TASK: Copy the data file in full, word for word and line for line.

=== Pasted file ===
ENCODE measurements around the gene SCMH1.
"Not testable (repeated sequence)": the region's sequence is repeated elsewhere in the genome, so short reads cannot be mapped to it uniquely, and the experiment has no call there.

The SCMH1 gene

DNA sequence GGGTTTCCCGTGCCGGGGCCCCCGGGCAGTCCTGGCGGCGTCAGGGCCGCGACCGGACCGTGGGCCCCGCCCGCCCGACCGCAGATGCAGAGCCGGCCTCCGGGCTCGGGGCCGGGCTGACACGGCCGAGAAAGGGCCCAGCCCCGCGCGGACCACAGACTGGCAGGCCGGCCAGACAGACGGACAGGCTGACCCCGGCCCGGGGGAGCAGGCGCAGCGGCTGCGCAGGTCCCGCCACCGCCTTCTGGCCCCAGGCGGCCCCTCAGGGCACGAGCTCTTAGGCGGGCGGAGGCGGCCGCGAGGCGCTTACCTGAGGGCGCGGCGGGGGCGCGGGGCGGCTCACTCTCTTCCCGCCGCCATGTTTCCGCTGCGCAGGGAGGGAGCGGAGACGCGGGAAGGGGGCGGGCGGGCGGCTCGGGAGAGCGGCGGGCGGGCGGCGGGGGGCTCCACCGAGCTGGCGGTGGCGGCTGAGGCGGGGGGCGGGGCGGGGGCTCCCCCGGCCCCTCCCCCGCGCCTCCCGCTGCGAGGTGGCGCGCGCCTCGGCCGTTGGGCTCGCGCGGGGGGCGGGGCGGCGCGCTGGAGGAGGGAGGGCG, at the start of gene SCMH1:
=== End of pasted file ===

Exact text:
ENCODE measurements around the gene SCMH1.
"Not testable (repeated sequence)": the region's sequence is repeated elsewhere in the genome, so short reads cannot be mapped to it uniquely, and the experiment has no call there.

The SCMH1 gene

DNA sequence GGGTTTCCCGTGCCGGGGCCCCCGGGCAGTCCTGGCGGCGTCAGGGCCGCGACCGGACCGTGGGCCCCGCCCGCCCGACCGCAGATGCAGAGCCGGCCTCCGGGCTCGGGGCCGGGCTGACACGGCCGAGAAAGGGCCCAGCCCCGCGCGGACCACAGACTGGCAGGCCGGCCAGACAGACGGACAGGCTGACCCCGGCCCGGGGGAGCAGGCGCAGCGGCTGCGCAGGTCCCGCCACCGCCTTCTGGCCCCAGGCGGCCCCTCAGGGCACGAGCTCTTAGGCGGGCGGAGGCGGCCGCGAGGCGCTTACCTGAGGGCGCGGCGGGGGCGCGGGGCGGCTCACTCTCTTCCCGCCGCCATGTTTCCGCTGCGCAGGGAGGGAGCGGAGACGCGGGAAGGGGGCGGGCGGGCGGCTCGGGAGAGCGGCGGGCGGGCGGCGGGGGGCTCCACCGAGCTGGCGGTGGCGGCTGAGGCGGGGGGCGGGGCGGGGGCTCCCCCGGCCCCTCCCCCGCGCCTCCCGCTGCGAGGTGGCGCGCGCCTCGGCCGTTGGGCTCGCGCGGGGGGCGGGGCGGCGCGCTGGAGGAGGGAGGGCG, at the start of gene SCMH1: